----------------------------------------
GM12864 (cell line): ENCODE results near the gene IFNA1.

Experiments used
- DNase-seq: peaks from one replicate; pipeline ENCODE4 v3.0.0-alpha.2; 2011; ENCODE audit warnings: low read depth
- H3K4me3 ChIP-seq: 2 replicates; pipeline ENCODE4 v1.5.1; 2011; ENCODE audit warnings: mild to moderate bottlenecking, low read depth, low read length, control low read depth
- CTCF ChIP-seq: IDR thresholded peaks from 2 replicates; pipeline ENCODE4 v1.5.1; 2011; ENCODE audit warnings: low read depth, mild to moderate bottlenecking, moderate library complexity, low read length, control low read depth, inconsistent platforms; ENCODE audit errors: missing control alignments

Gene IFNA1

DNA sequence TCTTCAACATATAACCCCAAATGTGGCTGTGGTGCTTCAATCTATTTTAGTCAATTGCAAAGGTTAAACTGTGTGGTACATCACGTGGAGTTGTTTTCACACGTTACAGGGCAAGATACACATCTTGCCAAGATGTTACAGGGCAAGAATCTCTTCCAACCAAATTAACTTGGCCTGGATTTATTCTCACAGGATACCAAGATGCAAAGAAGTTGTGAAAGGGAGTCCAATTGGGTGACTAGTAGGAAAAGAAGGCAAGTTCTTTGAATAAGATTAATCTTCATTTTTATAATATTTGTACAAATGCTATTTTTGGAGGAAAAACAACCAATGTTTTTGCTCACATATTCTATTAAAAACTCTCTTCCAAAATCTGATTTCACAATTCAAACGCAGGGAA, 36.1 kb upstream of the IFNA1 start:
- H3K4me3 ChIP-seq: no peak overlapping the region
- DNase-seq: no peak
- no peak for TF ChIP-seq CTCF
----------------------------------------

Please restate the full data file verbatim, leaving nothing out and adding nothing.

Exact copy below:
GM12864 (cell line): ENCODE results near the gene IFNA1.

Experiments used
- DNase-seq: peaks from one replicate; pipeline ENCODE4 v3.0.0-alpha.2; 2011; ENCODE audit warnings: low read depth
- H3K4me3 ChIP-seq: 2 replicates; pipeline ENCODE4 v1.5.1; 2011; ENCODE audit warnings: mild to moderate bottlenecking, low read depth, low read length, control low read depth
- CTCF ChIP-seq: IDR thresholded peaks from 2 replicates; pipeline ENCODE4 v1.5.1; 2011; ENCODE audit warnings: low read depth, mild to moderate bottlenecking, moderate library complexity, low read length, control low read depth, inconsistent platforms; ENCODE audit errors: missing control alignments

Gene IFNA1

DNA sequence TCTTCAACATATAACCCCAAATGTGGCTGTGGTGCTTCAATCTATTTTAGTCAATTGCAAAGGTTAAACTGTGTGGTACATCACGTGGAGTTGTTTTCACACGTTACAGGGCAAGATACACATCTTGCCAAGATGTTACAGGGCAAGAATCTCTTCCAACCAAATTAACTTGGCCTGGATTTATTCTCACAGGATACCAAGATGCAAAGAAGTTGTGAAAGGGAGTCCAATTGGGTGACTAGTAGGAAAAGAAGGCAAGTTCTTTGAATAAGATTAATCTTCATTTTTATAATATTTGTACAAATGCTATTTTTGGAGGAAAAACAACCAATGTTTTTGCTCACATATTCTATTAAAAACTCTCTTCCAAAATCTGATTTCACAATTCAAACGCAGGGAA, 36.1 kb upstream of the IFNA1 start:
- H3K4me3 ChIP-seq: no peak overlapping the region
- DNase-seq: no peak
- no peak for TF ChIP-seq CTCF